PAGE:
Your body and vagina go through a lot during pregnancy and childbirth. And if you had a vaginal birth, your vagina, perineum, and anus will need a lot of care and attention to heal and feel better. 

During labor, the vagina can stretch and tear; this is uncomfortable and painful and can lead to infections if the area is not cared for properly. As a new mom, it is crucial to take care of your vagina so it can heal and prevent infections.

(6) ways you can take care of your vagina after birth

Practice good hygiene

Clean your vulva, anus, and perineum regularly with a gentle, pH-balanced foaming wash that will not disrupt your vaginal flora. After giving birth, avoid using soaps and scented hygiene products, as they can irritate your vagina, delay healing, or even cause infections. 

Take a sitz bath 

Take a 20-minute sitz bath a few times daily to help reduce swelling, keep your perineum clean, and soothe any discomfort you have 'down there.' Fill your bathtub with lukewarm water - enough to cover your butt - chill there for 20 minutes while you read a book, watch TV, or meditate.

Do your Kegels

After giving birth, practicing Kegels or pelvic floor exercises can help strengthen your vaginal muscles, uterus, bladder, and rectum. 

How to do Kegel exercises

  • Start with an empty bladder. You can do this while lying down or sitting, whatever is most comfortable for you. 
  • Tighten your muscles and hold tight for up to 5 seconds; then relax the muscles for up to 5 seconds.
  • You can practice your Kegels in the morning, afternoon, and night and do up to 15 repetitions.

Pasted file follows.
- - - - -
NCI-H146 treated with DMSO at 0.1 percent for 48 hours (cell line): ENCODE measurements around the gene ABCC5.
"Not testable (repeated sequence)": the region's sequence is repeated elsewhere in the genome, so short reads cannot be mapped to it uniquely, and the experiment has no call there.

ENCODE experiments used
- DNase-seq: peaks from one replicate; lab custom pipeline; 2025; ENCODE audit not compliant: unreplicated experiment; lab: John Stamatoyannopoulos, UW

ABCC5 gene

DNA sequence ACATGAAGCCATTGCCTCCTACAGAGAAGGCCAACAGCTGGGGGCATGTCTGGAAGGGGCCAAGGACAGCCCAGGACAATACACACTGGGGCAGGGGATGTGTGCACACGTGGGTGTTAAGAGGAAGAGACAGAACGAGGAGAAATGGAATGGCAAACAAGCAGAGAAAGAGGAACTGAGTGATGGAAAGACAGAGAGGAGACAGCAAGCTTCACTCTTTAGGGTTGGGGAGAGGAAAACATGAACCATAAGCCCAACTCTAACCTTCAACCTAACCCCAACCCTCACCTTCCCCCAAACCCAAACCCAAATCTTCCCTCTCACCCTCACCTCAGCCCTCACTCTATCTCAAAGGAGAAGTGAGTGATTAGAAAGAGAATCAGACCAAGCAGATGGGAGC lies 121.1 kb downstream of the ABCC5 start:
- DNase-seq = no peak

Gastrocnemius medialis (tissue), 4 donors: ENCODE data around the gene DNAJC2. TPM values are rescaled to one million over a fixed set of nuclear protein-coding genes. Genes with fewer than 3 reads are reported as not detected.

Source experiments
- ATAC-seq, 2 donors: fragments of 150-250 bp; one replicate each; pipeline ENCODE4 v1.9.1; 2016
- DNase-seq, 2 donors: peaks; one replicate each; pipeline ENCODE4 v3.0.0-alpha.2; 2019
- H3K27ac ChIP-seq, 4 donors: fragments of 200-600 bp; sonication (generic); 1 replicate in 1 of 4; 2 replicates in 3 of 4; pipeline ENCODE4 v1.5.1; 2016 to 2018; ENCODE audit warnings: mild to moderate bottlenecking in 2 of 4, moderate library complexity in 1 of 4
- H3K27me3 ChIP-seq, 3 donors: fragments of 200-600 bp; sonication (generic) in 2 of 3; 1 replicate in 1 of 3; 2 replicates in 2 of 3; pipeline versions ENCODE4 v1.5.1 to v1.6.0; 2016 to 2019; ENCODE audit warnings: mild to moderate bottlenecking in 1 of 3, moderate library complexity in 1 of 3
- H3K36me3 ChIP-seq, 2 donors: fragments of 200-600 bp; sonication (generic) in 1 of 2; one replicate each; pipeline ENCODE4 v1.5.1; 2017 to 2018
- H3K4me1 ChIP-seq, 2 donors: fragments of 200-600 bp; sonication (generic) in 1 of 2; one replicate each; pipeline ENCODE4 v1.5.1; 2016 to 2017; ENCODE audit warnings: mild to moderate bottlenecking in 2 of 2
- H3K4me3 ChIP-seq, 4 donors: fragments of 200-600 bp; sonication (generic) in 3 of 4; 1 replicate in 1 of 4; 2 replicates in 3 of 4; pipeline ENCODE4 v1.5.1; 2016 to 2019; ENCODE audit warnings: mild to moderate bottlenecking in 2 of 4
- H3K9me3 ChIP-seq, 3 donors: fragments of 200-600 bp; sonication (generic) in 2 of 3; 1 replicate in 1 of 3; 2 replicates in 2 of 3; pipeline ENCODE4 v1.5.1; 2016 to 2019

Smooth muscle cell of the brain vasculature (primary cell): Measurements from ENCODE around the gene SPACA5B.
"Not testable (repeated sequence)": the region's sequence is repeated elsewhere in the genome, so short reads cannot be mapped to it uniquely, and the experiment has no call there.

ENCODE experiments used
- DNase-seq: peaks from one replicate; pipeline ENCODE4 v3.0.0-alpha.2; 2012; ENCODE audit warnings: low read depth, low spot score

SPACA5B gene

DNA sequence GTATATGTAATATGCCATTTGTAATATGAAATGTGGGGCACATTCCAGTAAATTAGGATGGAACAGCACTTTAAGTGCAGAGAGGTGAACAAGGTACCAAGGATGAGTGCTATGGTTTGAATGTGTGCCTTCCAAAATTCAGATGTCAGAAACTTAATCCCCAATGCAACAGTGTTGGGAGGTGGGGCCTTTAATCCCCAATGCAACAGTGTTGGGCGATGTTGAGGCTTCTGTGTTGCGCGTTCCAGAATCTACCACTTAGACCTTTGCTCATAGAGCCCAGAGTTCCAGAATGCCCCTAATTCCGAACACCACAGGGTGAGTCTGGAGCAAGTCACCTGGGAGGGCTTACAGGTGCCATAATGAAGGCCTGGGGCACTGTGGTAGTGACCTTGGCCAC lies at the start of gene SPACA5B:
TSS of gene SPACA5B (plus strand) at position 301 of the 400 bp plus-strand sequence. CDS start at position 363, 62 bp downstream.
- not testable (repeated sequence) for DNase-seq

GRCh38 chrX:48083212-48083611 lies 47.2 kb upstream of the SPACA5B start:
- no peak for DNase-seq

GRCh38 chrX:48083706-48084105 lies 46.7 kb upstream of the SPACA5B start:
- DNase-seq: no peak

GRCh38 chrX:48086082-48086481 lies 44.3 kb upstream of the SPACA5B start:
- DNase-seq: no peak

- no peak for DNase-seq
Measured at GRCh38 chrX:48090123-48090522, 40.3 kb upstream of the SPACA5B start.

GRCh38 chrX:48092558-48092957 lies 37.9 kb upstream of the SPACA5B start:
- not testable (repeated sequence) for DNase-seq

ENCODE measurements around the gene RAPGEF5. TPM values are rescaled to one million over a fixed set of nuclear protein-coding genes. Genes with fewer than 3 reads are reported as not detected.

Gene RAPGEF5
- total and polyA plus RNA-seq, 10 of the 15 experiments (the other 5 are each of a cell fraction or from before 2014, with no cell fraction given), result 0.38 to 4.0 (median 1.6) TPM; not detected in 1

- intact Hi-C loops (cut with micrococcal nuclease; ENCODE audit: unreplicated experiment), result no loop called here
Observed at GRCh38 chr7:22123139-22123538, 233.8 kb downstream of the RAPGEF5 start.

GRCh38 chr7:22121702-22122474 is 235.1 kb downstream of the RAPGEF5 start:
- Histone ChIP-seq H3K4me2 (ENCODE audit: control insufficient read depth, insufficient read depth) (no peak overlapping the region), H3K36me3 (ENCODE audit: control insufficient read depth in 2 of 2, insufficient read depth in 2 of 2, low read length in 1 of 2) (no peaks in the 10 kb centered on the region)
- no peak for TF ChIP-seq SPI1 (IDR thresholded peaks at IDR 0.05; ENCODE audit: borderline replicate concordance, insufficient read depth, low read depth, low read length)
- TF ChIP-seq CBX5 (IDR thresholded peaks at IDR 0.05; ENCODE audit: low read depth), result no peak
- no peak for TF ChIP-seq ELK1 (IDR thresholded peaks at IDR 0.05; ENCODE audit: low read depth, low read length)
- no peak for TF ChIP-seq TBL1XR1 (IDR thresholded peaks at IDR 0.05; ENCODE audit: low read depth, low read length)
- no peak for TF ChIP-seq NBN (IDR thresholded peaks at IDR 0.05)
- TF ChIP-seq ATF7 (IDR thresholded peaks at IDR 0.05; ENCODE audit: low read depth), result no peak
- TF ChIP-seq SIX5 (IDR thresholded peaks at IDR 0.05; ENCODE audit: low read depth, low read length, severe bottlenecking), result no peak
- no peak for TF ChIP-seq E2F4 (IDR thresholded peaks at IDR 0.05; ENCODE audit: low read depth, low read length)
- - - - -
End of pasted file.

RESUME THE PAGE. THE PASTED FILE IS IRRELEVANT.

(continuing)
Wear loose or comfortable clothing

Avoid wearing clothing or underwear that will rub or cause friction or moisture buildup to your vagina. Opt for breathable fabrics like cotton, bamboo, or linen instead of wearing synthetic materials like polyester or nylon that trap moisture and irritate your vagina.

Wait until you have sex

Most women who gave birth vaginally might mostly recover after 6-8 weeks; however, healing might look different from person to person. Only you will know when you have fully recovered and when to start having sex. Regardless of when you decide to resume having sex, make sure to give your vagina time to heal, as engaging in sexual intercourse before your vagina has completely healed can lead to vaginal and perineum pain and discomfort and can even lead to infections. If you are worried about when you should start having sex, talk to your doctor, and they will help you figure out when it is safe for you to do so.

Use a skin balm to ease perineum discomfort

You can use a skin balm like the Kushae Protective Skin Balm to soothe and heal perineum discomfort. The Kushae skin balm helps soothe and heal sore and cracked nipples and relieve postpartum perineal discomfort and itching. It also works as a daily moisturizer between the thighs, cheeks, and under the breasts to protect the skin from chafing and irritation. 


Confused on which Kushae product to try first? Take the Kushae quiz to find personalized product selection.


Give yourself a much-needed trim or shave with the Kushae 3-N-1 Razor Kit now that you can see your vulva again. 

Shave! Trim! Cleanse! Legs, body, bikini, underarms, face & eyebrows never had it so good. Our dermatologist-approved waterproof 3-N-1 device works dry… or wet! So you can cleanse your face or shave in the shower. And the comfort grip means it won’t slip out of your hands in the bathtub. Safety first! 

Creating a baby is a miracle that takes strength and courage. And it is necessary to properly take care of your vagina after giving birth to avoid infections and improve your vaginal healing and overall well-being. Make sure to talk to your doctor if you have any concerns about your postpartum recovery or notice unusual changes in your vagina. 

If you want to take better care of your vulva after giving birth, check out our natural, non-toxic pregnancy and postpartum vaginal care products, made to moisturize, soothe, and nourish your sacred 'Kushae' for you and your baby.

This article is for informational purposes only. It is not, nor is it intended to be, a substitute for professional medical advice, diagnosis, or treatment and should never be relied upon for specific medical advice.